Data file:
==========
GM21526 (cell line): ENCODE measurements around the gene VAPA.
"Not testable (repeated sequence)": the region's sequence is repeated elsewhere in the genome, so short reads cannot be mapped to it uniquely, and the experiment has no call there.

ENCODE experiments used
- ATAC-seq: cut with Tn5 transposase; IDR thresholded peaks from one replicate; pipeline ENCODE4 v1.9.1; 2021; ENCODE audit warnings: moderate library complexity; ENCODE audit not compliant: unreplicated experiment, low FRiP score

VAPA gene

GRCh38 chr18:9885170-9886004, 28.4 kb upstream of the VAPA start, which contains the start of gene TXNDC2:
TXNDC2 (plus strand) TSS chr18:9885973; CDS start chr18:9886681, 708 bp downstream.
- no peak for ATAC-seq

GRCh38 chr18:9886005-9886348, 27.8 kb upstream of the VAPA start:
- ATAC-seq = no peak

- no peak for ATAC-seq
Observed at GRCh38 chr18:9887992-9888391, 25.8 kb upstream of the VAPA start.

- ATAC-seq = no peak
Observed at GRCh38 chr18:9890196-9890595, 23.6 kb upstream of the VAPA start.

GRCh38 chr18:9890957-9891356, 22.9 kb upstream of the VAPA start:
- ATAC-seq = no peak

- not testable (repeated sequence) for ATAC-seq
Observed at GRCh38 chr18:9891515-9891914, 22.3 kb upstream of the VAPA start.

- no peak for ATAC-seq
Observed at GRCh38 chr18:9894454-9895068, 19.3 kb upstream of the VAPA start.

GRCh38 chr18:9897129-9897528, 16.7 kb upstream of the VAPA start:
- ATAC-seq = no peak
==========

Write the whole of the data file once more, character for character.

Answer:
GM21526 (cell line): ENCODE measurements around the gene VAPA.
"Not testable (repeated sequence)": the region's sequence is repeated elsewhere in the genome, so short reads cannot be mapped to it uniquely, and the experiment has no call there.

ENCODE experiments used
- ATAC-seq: cut with Tn5 transposase; IDR thresholded peaks from one replicate; pipeline ENCODE4 v1.9.1; 2021; ENCODE audit warnings: moderate library complexity; ENCODE audit not compliant: unreplicated experiment, low FRiP score

VAPA gene

GRCh38 chr18:9885170-9886004, 28.4 kb upstream of the VAPA start, which contains the start of gene TXNDC2:
TXNDC2 (plus strand) TSS chr18:9885973; CDS start chr18:9886681, 708 bp downstream.
- no peak for ATAC-seq

GRCh38 chr18:9886005-9886348, 27.8 kb upstream of the VAPA start:
- ATAC-seq = no peak

- no peak for ATAC-seq
Observed at GRCh38 chr18:9887992-9888391, 25.8 kb upstream of the VAPA start.

- ATAC-seq = no peak
Observed at GRCh38 chr18:9890196-9890595, 23.6 kb upstream of the VAPA start.

GRCh38 chr18:9890957-9891356, 22.9 kb upstream of the VAPA start:
- ATAC-seq = no peak

- not testable (repeated sequence) for ATAC-seq
Observed at GRCh38 chr18:9891515-9891914, 22.3 kb upstream of the VAPA start.

- no peak for ATAC-seq
Observed at GRCh38 chr18:9894454-9895068, 19.3 kb upstream of the VAPA start.

GRCh38 chr18:9897129-9897528, 16.7 kb upstream of the VAPA start:
- ATAC-seq = no peak